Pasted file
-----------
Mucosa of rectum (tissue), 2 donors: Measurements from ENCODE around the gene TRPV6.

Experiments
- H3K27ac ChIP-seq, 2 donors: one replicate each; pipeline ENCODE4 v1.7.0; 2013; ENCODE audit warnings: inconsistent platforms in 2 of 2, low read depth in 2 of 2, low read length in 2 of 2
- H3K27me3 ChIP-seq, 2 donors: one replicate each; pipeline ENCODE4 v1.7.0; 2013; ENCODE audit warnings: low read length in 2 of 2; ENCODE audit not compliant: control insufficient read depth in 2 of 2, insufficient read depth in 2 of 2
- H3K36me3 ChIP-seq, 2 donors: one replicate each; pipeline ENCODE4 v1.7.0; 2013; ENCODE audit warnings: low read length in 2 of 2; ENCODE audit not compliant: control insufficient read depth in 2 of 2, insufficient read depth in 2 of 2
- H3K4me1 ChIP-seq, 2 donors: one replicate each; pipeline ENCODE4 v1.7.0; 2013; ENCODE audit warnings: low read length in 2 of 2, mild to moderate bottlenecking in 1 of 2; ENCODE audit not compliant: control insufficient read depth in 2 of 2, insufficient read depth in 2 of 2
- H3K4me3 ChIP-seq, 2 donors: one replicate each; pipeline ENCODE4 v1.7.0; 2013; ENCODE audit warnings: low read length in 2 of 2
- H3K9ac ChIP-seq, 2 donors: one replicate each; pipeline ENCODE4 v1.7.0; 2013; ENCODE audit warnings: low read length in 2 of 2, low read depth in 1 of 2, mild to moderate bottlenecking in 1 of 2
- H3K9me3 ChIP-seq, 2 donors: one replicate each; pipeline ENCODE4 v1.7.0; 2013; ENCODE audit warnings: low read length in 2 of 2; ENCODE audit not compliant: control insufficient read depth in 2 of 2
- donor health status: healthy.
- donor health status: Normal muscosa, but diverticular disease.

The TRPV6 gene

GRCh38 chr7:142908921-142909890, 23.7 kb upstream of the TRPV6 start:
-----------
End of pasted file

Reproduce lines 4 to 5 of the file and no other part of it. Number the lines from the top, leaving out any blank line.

- H3K27me3 ChIP-seq, 2 donors: one replicate each; pipeline ENCODE4 v1.7.0; 2013; ENCODE audit warnings: low read length in 2 of 2; ENCODE audit not compliant: control insufficient read depth in 2 of 2, insufficient read depth in 2 of 2
- H3K36me3 ChIP-seq, 2 donors: one replicate each; pipeline ENCODE4 v1.7.0; 2013; ENCODE audit warnings: low read length in 2 of 2; ENCODE audit not compliant: control insufficient read depth in 2 of 2, insufficient read depth in 2 of 2